I run a small YouTube channel.
And now and again, I record short videos documenting how to “do” certain things using Linux.
I make them as much for myself as for my 300-odd subscribers.
Because Linux, or rather doing things with it, tends to … you know … be quite complicated. And I can’t always remember how I got X to work three months later.
It’s nice to create documentation I can refer back to and it’s even better if others find it interesting as they occasionally tell me they do. But, for now at least, that’s about all there is to it.
Yesterday evening, I recorded a short video describing how to look up the time zone database (tzdb) to find the right way to denote the time zone on a certain world clock program (gworldclock). I wasn’t expecting that the video would give Netflix a run for its money. It hasn’t. But it has brought me into contact with a world so wonderfully weird that it could well the stuff of fiction. Thankfully it isn’t.
As most techies know, time zone setting is a fairly elementary feature of computing which most operating systems bake into their graphical user interfaces (GUI). Time zones are attached to locales. Setting a locale is often done on the basis of rough geolocation which users can manually override. Once set, users typically never need to change it unless they move countries. “Ah, I see Paul has been up to his usual tinkering” might be a clever excuse for being late to a Zoom meeting. But it would very seldom be a truthful one (Eggert, the world time zone coordinator, will be introduced later).
Linux, of course, tends to excel in letting users jump under the bonnet and denote changes themselves. That’s largely why I, and many, love it. So we get to see from a closer distance exactly how all this arcane technology works.
Typically, when I’m making my videos, I’ll do a bit of research before setting up shop and hitting the record button. I don’t script most of these, but I like to keep a few notes at the ready.
And this particular production process led me to a series of completely unexpected discoveries sometime in the early hours of yesterday morning.
Perhaps I had simply drunk too much coffee (at most hours of most days I usually have). But I found them all oddly engrossing as they came to me in slow waves of weirdness, one crescendoing after the other:
- All Linux and Mac-based computers pull their time zones from a massively important database — the time zone database. The process of defining time zones is centralized. This is actually quite a big deal in its own right because people tend to grossly underestimate how pivotal Linux is to … the entire internet and technology as we know it. It may constitute a small percentage of desktop users and be an OS largely favored by nerds and computer developers. But in server-land it’s actually the dominant operating system, especially on the public cloud infrastructure that is rapidly usurping the diminishing role that on-premises infrastructure has to play in getting packets of data from hosts to users (in normal language: making the internet work). AWS instances, for instance, default to Amazon’s Linux spin-off. Virtually all the world’s supercomputers used for everything from weather forecasting to simulating physics experiments run on Linux. Android is a fork of Linux. (I don’t play the “will this be Linux’s year on the desktop?” game. People have been wrong too many times and I don’t particularly care either way). If you’ve ever used an Android device, received a weather forecast, or accessed a website (you’ve probably done all those things), then you’ve benefited from the existence of Linux.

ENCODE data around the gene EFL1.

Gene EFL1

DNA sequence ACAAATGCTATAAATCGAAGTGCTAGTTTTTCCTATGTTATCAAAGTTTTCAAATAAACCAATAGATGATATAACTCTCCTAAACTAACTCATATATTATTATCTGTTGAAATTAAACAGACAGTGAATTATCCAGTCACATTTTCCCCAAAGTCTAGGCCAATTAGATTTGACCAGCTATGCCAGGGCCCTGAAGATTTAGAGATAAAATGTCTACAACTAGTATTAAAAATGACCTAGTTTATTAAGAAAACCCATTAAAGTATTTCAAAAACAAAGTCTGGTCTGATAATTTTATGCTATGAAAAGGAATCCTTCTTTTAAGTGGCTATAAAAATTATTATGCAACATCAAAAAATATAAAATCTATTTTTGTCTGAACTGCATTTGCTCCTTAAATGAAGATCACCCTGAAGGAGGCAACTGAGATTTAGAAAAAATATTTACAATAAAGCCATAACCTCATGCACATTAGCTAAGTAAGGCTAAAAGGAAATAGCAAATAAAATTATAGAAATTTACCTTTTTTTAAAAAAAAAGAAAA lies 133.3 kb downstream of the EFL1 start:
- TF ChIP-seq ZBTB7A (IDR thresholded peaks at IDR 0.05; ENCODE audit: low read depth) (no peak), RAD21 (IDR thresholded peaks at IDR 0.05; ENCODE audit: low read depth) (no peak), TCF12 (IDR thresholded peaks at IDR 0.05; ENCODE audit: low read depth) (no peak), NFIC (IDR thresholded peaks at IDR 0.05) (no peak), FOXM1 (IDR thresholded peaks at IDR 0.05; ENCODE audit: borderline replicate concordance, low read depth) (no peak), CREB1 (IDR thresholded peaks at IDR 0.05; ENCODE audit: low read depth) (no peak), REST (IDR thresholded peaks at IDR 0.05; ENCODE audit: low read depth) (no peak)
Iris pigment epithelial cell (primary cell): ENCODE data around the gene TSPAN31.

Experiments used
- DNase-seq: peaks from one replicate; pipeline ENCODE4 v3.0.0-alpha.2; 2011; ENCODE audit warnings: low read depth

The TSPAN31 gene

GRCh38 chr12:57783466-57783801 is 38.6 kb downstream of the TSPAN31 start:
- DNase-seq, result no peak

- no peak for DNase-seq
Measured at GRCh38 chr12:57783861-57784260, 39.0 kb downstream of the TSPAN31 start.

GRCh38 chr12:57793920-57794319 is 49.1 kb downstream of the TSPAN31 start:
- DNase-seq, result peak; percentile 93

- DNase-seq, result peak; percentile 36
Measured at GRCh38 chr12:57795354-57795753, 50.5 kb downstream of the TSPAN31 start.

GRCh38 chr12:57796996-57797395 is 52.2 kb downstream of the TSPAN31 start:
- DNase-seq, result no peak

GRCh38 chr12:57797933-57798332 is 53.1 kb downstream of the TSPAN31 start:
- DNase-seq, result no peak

- The time zone database — which is sometimes called the Olson data or zoneinfo database — has a fascinating history. Unlike most databases, it’s been deemed interesting enough to have a wikipedia entry maintained about it. Just as curiously, the database has also been the subject of litigation. In fact, it’s been deemed so essential to the operation of computers worldwide that ICANN — which approves top level domains (TLDs) among many vital internet-relation functions — has brought it under its auspices. This generally only happens when something is really fricking essential to the internet. Or more accurately, the upkeep of the database is now the responsibility of the Internet Assigned Numbers Authority (IANA) — which sounds vaguely like the sort of organization that would feature either in an Orwell novel, The Martix, or be the go-to name for an intelligence service looking to create complete stultification about what a front company did (“So … what do you for a living.” “Oh, I’m a time zone specialist at the IANA”. *For the sake of clarification: I’m not alleging that either IANA or ICANN is a front company of any intelligence service although that would probably make good fodder for a bad conspiracy theory).